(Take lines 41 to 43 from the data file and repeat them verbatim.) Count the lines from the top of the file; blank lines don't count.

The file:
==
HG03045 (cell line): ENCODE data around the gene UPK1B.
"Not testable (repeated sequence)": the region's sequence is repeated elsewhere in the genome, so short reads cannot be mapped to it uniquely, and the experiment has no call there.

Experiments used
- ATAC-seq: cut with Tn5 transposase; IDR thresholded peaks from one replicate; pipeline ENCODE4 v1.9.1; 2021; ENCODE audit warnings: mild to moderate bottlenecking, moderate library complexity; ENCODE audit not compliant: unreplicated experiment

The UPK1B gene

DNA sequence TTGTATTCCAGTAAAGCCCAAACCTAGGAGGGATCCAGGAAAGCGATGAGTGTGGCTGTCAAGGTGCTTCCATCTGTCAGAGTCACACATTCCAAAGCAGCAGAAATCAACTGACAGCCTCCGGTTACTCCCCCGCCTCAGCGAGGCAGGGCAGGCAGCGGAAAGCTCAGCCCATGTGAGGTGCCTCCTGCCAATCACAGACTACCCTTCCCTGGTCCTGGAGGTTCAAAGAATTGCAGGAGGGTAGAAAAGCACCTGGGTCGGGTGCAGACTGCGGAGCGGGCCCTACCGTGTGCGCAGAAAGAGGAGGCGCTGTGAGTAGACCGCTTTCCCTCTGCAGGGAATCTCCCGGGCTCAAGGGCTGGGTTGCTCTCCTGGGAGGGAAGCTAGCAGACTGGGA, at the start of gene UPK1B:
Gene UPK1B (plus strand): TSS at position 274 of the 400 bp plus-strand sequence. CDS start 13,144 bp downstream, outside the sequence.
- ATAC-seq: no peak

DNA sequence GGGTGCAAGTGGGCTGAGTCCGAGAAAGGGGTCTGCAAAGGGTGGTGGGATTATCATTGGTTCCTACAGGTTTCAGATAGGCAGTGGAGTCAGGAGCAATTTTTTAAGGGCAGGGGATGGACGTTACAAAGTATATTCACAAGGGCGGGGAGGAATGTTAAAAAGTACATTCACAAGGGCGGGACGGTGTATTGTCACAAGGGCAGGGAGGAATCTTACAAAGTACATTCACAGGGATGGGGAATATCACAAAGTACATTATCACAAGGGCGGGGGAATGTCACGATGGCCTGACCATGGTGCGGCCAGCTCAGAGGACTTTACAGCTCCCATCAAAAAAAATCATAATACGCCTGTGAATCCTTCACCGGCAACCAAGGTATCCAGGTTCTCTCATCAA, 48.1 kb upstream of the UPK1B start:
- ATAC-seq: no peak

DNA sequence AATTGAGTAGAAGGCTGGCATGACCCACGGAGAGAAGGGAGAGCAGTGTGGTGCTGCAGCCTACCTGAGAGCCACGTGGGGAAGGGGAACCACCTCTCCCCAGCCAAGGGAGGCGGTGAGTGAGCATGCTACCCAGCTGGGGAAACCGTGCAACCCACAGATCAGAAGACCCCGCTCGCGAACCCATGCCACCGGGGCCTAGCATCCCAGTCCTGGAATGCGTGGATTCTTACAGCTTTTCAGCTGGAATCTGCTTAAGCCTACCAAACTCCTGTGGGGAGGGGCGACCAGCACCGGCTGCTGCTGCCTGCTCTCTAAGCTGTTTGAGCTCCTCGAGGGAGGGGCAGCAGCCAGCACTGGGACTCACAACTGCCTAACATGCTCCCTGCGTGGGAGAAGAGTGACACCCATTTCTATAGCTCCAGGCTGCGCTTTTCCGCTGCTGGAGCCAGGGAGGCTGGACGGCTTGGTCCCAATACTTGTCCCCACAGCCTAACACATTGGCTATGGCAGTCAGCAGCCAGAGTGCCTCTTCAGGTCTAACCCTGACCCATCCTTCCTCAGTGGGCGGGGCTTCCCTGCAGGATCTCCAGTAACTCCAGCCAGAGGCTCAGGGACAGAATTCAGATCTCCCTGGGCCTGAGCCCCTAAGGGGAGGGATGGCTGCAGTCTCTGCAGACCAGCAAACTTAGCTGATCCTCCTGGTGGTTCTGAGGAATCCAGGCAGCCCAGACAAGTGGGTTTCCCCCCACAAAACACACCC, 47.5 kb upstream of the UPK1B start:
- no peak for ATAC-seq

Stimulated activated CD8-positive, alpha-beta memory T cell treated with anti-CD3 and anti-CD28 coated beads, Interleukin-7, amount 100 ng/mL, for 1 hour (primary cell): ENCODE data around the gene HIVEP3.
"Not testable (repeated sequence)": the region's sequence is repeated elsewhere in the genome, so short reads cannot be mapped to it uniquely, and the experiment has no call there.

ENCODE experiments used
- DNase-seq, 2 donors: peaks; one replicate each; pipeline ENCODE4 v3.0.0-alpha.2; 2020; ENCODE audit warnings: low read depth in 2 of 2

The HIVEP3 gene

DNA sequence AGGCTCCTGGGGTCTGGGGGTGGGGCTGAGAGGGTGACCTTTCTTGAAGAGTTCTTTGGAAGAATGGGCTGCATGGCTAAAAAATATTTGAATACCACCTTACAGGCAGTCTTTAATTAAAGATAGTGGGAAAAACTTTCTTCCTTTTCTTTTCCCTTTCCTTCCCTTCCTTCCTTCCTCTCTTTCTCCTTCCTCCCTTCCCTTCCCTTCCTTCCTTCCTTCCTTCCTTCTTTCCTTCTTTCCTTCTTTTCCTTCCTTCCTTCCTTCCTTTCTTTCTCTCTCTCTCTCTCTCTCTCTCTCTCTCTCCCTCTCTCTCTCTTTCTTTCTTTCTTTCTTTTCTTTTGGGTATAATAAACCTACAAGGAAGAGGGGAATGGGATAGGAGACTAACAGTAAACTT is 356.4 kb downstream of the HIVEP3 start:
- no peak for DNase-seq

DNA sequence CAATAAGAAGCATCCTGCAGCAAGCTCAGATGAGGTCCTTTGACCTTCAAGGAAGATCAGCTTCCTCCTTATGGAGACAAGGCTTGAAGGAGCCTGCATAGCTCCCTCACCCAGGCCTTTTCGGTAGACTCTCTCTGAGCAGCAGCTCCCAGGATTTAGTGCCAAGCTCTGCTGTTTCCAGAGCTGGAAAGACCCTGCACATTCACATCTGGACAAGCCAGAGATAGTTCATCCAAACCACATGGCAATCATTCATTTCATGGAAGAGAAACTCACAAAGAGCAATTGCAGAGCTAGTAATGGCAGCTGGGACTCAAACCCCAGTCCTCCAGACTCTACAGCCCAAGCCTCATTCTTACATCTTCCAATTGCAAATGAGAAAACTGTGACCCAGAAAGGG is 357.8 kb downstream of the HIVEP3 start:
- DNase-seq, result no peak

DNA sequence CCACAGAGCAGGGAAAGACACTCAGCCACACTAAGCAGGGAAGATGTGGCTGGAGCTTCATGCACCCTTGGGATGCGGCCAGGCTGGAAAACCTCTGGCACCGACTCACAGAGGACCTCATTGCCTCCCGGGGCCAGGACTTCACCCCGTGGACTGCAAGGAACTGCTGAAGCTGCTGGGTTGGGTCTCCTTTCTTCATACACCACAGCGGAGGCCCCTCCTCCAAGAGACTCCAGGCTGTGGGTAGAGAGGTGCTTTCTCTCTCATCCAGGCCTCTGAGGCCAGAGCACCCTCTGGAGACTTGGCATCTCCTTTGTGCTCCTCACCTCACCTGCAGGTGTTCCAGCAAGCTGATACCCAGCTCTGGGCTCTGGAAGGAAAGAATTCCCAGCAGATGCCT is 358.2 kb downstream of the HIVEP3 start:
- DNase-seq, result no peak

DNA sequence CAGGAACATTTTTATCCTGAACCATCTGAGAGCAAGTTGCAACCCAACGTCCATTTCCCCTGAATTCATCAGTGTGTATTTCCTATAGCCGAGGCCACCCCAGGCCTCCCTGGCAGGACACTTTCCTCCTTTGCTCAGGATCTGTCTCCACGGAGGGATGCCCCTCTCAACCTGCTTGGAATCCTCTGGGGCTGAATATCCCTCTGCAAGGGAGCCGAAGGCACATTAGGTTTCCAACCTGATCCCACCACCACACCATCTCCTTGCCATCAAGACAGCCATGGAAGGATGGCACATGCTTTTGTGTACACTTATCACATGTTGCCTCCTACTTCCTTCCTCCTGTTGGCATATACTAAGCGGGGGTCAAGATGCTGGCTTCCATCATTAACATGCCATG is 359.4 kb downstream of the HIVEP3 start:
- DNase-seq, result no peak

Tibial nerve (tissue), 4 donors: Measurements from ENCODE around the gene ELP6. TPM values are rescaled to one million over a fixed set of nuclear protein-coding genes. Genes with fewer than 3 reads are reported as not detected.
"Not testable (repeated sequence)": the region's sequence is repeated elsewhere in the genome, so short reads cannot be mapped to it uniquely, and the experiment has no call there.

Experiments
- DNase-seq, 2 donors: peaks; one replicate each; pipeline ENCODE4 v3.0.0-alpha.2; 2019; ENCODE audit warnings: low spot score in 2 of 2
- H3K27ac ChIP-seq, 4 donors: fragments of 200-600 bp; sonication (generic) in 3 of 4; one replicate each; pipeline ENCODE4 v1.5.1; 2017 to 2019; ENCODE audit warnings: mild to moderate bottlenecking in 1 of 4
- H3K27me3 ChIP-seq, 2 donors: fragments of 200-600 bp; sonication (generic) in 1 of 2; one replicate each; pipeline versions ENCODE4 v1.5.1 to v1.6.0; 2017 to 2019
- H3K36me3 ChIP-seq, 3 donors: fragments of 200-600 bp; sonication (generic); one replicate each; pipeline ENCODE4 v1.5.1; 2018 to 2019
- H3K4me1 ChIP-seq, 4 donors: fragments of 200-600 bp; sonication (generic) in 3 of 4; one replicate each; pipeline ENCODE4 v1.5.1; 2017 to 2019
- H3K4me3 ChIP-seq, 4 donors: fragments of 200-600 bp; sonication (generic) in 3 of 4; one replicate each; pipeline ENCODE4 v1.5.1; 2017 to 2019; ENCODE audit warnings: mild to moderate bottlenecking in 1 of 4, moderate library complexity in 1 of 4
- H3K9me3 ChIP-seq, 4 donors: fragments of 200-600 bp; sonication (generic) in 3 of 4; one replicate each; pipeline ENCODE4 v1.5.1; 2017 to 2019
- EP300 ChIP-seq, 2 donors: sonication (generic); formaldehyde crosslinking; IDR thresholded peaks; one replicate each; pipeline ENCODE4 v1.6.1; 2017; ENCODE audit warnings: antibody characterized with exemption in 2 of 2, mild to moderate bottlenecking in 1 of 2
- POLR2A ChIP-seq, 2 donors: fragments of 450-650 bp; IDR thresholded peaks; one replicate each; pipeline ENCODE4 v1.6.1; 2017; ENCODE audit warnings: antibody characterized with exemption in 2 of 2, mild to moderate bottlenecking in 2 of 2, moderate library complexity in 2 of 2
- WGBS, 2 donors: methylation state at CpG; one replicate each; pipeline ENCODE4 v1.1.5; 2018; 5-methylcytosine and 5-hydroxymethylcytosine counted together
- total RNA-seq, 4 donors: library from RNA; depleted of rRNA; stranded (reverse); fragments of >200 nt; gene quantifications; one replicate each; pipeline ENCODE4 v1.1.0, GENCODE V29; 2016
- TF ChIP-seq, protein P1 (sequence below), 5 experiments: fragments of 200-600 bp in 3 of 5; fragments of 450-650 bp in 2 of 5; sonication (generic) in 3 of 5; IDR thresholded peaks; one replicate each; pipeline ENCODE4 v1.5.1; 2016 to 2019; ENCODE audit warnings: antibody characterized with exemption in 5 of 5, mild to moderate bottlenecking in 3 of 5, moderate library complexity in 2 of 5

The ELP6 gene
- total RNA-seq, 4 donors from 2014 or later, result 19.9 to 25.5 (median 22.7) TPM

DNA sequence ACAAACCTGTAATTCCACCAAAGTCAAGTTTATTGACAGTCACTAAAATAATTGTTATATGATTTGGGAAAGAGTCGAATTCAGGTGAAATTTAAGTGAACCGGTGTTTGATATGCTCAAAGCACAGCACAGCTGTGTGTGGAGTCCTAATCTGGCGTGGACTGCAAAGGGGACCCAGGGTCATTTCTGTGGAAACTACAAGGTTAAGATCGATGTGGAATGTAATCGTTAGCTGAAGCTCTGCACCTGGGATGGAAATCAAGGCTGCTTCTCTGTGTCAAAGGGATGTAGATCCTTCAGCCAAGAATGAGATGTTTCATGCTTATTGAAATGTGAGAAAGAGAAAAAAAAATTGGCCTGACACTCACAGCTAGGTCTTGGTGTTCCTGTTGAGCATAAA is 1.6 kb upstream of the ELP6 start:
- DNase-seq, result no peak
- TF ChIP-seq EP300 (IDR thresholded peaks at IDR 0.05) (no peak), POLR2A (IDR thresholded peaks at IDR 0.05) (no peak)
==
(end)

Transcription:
The ELP6 gene
- total RNA-seq, 4 donors from 2014 or later, result 19.9 to 25.5 (median 22.7) TPM

DNA sequence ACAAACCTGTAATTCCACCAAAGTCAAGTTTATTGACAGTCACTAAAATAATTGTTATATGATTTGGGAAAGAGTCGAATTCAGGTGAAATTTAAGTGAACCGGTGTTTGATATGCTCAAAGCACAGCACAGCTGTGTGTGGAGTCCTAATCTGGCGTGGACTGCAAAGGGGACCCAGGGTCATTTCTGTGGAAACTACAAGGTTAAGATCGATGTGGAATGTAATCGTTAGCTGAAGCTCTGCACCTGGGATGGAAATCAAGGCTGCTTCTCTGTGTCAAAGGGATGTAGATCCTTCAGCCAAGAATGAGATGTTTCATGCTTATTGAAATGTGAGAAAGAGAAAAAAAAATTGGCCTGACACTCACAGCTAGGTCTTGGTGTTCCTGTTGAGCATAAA is 1.6 kb upstream of the ELP6 start: